I turned to my friend on the boat as we watched Mo paddle towards us and shook my head, “Mo loves me more than he is afraid of the water.”
Love casts out fear.
Fear holds us back from so very much.
Love overcomes fear, diminishes it, loosens its grip on our lives:
~It is the wife who continues to trust even when trust has been broken because she loves her husband more than the fear of betrayal.
~It is the mother who lets her child soar with her dreams even though she wants more than anything to just keep that child home, safe.
~It’s the neighbor who loves sharing God with others, because he knows what it has done in his life, more than the fear of being rejected.
~It is love of freedom that helps overcome the fear of letting that addiction go. ~It is love of restoration and healing that allows us to swallow our pride (and the fear attached, of losing or not being right) ~ It is the love of pursuing our dreams that overcomes the fear of failure
Its you and me, loving God more than the fear of what life holds, and choosing to trust and walk with him even in the most desperate and uncertain of circumstances.
That day a little dog created a picture for me that I will carry forward. I can push through my fears with love as my motivator.
What, friends, are we afraid of? Loss? Rejection? Betrayal? Death? Failure?
Whatever that fear, find what you love MORE and lean into it. Let it become more powerful than anything else.
Try this: I love _________________more than I fear ________________.
There is no room in love for fear. Well-formed love banishes fear. Since fear is crippling, a fearful life—fear of death, fear of judgment—is one not yet fully formed in love. The Message, 1 John 4:18
And where do we find the strength to do that? We fix our eyes on Jesus. The one who gives strength, miraculous peace, healing, power, hope, and confidence to our fearful souls.
As Mo reached the back of the boat, his little eyes that were filled with terror fixed on me. His mom. The one thing that he lives for (pathetic but true). I reached down and pulled his wet soggy body out of the water, wrapped him in a towel and held him close. He didn’t care where we were going, or how long we would be on the boat. It didn’t matter. His fear was gone. His love had conquered the distance between he and his mama.
Happy Valentines Day!
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My husband read a quote on Facebook today:
“I was going to quit all my bad habits in 2017, but then I remembered nobody likes a quitter.”
Ha ha! That quote speaks to what many of us are thinking about as the calendar changes to a new year. We want renewal and change but our good intentions often aren’t fulfilled.
As I mentioned in my last post, I am kind of a New Year’s Resolution geek. And my family gets to entertain my obsession with goal setting just because they love me and don’t really have a choice. I only subject them to this once a year–when we do our family New Year’s Resolution/Goal-Setting night.
All kidding aside, I do think there are some great benefits for taking the time to work through goal-setting as a family; specifically two:
- Our kids learn the habit of self-reflection and the practice of change. It is actually quite easy to move through life without looking back to analyze what we has worked for us and what we can improve upon. Successful businesses do this annually (or even quarterly). They review the numbers or the growth they are trying to measure and make changes accordingly. Why not do this with ourselves and our families? In seeing what did or didn’t work last year we can then work on changing ourselves going forward. I want our kids to learn the gift of self-reflection.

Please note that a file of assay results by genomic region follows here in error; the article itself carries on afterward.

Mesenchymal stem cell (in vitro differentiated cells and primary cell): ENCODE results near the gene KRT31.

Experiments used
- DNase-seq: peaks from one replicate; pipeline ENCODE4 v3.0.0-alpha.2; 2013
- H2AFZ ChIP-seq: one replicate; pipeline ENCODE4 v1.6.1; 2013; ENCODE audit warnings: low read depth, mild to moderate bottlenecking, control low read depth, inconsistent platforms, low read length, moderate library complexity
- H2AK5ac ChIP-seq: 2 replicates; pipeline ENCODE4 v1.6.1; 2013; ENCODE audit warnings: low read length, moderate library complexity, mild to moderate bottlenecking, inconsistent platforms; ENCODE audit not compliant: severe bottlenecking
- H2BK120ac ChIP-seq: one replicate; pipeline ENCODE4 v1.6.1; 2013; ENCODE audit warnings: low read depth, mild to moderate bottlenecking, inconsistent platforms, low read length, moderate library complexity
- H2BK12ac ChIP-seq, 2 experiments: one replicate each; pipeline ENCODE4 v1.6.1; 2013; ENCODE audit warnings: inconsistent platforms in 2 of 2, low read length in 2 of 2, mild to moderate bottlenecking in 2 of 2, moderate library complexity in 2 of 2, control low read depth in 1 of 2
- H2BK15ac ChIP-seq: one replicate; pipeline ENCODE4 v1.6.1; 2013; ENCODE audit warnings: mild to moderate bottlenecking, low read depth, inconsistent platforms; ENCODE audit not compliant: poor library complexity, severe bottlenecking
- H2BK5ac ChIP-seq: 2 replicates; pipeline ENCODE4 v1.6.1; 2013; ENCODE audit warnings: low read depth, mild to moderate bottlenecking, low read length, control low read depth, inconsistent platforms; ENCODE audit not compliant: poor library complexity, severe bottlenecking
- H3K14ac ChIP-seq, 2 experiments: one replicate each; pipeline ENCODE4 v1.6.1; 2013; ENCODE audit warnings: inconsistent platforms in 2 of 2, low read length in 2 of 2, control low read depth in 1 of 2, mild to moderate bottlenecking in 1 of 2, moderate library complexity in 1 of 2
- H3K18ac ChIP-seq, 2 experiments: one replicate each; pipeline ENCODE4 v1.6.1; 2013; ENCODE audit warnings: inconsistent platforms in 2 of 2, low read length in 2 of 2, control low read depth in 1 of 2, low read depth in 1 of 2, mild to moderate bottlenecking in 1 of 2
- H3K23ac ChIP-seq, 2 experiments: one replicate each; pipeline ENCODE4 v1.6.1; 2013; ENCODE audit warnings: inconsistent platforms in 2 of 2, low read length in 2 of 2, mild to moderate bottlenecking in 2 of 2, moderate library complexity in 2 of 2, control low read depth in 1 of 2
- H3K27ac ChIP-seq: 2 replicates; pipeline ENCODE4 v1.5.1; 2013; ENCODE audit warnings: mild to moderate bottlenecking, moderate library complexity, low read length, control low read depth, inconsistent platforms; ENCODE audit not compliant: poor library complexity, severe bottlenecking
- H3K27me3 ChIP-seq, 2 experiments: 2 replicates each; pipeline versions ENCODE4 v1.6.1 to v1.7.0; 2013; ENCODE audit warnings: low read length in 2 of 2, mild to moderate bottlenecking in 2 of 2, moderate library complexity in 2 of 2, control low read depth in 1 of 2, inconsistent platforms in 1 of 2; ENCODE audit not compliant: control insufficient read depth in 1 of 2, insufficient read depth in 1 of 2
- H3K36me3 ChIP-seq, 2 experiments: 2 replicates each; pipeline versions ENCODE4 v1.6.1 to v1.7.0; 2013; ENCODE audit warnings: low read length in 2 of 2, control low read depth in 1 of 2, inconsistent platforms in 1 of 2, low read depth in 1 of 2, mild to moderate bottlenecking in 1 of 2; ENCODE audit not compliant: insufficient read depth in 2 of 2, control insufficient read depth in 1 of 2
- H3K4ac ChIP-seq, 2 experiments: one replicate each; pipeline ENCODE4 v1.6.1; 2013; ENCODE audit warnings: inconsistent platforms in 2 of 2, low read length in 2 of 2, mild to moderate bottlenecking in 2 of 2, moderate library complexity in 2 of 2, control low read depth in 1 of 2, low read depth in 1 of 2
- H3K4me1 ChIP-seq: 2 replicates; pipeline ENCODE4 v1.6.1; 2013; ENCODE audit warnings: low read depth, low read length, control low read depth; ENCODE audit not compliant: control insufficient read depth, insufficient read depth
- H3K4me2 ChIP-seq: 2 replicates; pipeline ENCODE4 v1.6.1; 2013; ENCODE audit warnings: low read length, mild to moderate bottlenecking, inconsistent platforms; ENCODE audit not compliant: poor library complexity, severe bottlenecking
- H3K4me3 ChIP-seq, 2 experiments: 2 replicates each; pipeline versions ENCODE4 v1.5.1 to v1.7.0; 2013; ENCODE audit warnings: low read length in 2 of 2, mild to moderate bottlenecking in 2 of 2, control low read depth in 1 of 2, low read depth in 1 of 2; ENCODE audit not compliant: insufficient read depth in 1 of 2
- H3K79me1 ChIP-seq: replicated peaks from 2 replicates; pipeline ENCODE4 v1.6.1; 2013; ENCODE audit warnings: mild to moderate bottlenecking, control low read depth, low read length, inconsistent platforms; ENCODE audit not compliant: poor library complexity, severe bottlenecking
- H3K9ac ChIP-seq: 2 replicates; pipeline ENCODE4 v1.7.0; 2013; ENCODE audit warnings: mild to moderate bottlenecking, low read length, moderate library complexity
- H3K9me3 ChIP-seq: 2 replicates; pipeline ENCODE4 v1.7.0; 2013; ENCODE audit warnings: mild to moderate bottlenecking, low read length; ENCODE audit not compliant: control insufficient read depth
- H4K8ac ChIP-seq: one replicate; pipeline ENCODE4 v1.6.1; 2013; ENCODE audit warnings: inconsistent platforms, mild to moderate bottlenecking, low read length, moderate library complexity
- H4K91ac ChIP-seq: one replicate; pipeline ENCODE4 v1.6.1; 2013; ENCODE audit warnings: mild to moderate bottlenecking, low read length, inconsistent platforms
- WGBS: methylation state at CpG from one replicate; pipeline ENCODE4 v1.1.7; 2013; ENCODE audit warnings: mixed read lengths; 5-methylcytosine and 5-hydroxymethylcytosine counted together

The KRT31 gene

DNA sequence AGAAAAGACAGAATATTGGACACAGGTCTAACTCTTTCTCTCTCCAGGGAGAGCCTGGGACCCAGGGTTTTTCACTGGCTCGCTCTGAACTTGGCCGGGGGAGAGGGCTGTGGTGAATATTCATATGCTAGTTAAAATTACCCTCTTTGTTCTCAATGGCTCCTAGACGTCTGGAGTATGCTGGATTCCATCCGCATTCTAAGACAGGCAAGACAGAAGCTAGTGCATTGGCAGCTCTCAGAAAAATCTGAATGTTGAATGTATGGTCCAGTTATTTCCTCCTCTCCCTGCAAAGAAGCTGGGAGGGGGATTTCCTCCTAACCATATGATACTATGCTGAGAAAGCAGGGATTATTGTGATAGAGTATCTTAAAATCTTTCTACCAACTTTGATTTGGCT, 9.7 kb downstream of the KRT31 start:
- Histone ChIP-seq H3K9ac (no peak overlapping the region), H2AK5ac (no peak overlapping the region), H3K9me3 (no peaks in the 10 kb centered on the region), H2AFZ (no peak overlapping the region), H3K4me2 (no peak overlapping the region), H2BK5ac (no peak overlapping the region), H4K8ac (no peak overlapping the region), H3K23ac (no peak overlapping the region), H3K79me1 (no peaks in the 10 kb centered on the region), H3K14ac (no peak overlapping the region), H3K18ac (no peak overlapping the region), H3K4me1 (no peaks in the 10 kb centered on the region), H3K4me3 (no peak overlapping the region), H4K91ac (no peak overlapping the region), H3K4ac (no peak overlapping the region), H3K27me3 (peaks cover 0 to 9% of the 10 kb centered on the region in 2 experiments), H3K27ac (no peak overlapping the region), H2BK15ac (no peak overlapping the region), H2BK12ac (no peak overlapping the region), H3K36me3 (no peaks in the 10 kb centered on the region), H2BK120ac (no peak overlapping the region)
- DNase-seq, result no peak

- Our kids learn how to set concrete goals and steps for achieving them. We have all heard how the road to bleep is paved with good intentions. Well, I would love our children to learn the art of actual change and be able to look back on the year and see how their steps toward improvement made a positive impact on their lives. I want them to feel empowered in their lives with the ability to get “unstuck” if needed.
So in early January Jon, the kids and I sat down and worked through some questions and then talked about them as a family. We gave the kids a chance to identify some areas of their lives that they were happy with and some areas where change might be needed or wanted, and we did the same for ourselves. It was great and I would encourage you to give it a try!
If you would like to have a Family Goal-Setting Night, here are some questions for everyone participating to ask themselves:
- WHAT are some areas you would like to work on this year? For kids some examples may be in academics or sports or cutting back on social media. For adults some examples may be finding more time to connect with your spouse or goals with your work life or homemaking.
- What are the SPECIFIC goals you want to work on in the areas you picked?
- WHY do you want this to be a goal? This is one of the most important questions to ask–if we don’t have our strong “why,” the chances of change are pretty slim.
- What are the specific STEPS you can take this year to achieve your goals?
If you are like me and want a more structured plan than open ended questions, I created the FAMILY NEW YEAR GOAL-SETTING PRINTABLE
In the printable each family member can draw circles around areas where they want to set some new goals (spirituality, friendships, healthy eating, social media, screen-time, and family relationships to name a few) and then they can work through how to accomplish those goals.
Here is an example from my own life that I gave our kids as they worked through the printable:
One of my resolutions for 2017 is with meal planning. Last year I put as one of my new year’s goals “to increase the variety and consistency of making meals for my family.” Well, I totally flopped in achieving that goal, and it was a source of frustration for me all year.